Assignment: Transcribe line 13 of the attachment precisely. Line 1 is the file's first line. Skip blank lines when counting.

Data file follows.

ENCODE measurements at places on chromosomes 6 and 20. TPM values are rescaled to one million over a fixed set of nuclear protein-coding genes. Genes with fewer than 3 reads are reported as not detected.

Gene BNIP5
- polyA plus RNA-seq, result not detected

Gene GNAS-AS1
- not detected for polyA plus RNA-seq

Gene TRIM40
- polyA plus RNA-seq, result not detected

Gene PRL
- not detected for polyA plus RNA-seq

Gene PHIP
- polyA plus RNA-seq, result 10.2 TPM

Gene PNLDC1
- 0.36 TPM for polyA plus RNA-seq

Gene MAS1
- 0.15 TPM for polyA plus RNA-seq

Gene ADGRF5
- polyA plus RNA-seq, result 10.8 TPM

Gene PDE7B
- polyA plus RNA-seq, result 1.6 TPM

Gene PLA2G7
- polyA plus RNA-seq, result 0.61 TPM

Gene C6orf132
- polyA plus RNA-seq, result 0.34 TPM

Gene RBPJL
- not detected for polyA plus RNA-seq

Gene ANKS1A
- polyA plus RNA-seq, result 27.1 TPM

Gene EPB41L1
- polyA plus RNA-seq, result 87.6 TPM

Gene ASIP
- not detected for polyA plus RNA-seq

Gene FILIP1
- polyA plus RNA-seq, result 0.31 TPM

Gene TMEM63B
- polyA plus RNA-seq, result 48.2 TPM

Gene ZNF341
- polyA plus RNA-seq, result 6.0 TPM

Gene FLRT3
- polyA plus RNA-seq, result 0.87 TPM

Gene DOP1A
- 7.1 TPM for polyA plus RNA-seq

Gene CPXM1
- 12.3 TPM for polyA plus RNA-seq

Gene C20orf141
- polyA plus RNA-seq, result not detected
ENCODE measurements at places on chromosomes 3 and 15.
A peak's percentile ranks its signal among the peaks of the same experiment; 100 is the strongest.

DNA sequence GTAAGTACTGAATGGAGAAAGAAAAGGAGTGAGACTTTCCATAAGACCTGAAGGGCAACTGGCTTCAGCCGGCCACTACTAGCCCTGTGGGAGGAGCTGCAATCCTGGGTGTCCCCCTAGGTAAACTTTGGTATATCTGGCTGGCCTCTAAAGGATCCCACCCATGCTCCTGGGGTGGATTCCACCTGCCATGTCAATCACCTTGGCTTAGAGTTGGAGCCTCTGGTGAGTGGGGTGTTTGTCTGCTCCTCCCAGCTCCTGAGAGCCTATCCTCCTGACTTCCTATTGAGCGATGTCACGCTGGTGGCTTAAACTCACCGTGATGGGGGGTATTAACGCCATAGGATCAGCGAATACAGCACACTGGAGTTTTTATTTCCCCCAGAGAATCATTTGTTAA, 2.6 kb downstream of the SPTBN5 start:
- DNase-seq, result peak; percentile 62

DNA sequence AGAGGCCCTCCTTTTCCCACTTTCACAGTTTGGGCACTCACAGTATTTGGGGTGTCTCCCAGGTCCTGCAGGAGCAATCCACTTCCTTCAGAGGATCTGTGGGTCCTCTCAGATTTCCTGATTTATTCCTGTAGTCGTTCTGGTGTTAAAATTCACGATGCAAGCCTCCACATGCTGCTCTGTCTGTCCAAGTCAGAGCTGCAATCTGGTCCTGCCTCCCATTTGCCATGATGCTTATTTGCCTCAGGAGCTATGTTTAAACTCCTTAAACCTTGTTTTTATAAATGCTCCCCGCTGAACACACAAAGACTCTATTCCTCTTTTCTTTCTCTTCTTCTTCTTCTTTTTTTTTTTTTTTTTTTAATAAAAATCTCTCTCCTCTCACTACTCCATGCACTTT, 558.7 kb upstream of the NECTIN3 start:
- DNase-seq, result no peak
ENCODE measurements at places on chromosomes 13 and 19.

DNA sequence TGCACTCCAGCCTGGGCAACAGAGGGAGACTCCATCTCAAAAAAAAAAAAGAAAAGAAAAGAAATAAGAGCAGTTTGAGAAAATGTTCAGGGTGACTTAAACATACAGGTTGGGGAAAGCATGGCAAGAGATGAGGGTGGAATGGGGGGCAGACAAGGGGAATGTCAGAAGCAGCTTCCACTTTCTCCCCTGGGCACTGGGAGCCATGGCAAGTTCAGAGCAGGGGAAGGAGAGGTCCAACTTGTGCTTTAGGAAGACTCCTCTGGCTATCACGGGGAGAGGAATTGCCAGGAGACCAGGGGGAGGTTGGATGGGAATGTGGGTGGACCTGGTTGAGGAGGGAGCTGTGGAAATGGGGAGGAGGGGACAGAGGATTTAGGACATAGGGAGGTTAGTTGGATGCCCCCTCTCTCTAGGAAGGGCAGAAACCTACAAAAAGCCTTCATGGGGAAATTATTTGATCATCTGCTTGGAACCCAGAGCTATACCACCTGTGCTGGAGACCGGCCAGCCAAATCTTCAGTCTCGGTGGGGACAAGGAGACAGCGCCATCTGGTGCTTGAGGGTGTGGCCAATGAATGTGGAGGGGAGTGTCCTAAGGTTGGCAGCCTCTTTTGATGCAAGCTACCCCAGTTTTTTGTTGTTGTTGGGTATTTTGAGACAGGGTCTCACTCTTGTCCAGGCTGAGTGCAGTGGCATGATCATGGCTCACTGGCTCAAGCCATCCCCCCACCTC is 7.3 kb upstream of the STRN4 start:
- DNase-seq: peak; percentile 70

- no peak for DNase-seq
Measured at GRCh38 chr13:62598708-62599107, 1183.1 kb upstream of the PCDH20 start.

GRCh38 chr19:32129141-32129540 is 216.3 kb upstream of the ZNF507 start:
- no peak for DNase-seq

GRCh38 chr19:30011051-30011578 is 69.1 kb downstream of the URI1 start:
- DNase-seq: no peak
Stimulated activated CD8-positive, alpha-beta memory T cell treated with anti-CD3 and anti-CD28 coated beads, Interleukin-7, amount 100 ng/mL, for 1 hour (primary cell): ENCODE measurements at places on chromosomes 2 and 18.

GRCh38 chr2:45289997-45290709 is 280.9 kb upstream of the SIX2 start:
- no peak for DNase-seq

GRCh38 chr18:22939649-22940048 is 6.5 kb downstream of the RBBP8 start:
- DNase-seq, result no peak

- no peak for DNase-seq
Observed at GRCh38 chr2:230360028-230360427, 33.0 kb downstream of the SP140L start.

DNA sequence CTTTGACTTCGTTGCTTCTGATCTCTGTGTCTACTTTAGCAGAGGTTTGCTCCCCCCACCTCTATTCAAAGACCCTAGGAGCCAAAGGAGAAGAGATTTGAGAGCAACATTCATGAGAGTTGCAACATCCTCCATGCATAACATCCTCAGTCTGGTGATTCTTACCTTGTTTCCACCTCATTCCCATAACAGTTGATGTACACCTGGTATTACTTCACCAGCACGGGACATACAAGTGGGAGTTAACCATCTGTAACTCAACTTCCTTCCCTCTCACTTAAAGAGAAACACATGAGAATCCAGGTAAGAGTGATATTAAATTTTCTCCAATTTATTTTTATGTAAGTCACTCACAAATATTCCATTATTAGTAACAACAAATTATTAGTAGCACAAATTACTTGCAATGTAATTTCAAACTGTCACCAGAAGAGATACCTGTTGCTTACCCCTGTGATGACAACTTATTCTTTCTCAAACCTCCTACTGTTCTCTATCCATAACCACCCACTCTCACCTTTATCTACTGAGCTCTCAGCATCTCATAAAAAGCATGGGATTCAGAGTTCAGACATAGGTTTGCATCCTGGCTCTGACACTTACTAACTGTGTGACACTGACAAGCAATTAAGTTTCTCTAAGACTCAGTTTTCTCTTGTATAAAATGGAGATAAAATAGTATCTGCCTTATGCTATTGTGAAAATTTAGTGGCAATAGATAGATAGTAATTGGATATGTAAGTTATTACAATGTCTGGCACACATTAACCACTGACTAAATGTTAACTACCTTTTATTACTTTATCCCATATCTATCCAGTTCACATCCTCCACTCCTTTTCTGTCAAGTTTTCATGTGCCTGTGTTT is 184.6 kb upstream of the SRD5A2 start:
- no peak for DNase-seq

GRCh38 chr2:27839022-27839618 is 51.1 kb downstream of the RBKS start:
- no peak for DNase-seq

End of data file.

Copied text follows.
- 0.36 TPM for polyA plus RNA-seq